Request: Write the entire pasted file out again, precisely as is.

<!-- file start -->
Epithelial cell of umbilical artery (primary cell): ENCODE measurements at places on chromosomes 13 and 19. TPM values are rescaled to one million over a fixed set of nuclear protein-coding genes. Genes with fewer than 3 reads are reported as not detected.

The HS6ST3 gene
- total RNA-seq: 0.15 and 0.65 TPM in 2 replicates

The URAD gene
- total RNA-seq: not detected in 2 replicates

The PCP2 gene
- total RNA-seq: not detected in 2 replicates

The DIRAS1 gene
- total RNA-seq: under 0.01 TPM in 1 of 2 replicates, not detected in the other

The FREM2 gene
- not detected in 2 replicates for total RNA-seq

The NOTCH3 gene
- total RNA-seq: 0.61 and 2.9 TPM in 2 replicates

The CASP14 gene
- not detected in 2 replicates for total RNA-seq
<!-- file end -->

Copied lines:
Epithelial cell of umbilical artery (primary cell): ENCODE measurements at places on chromosomes 13 and 19. TPM values are rescaled to one million over a fixed set of nuclear protein-coding genes. Genes with fewer than 3 reads are reported as not detected.

The HS6ST3 gene
- total RNA-seq: 0.15 and 0.65 TPM in 2 replicates

The URAD gene
- total RNA-seq: not detected in 2 replicates

The PCP2 gene
- total RNA-seq: not detected in 2 replicates

The DIRAS1 gene
- total RNA-seq: under 0.01 TPM in 1 of 2 replicates, not detected in the other

The FREM2 gene
- not detected in 2 replicates for total RNA-seq

The NOTCH3 gene
- total RNA-seq: 0.61 and 2.9 TPM in 2 replicates

The CASP14 gene
- not detected in 2 replicates for total RNA-seq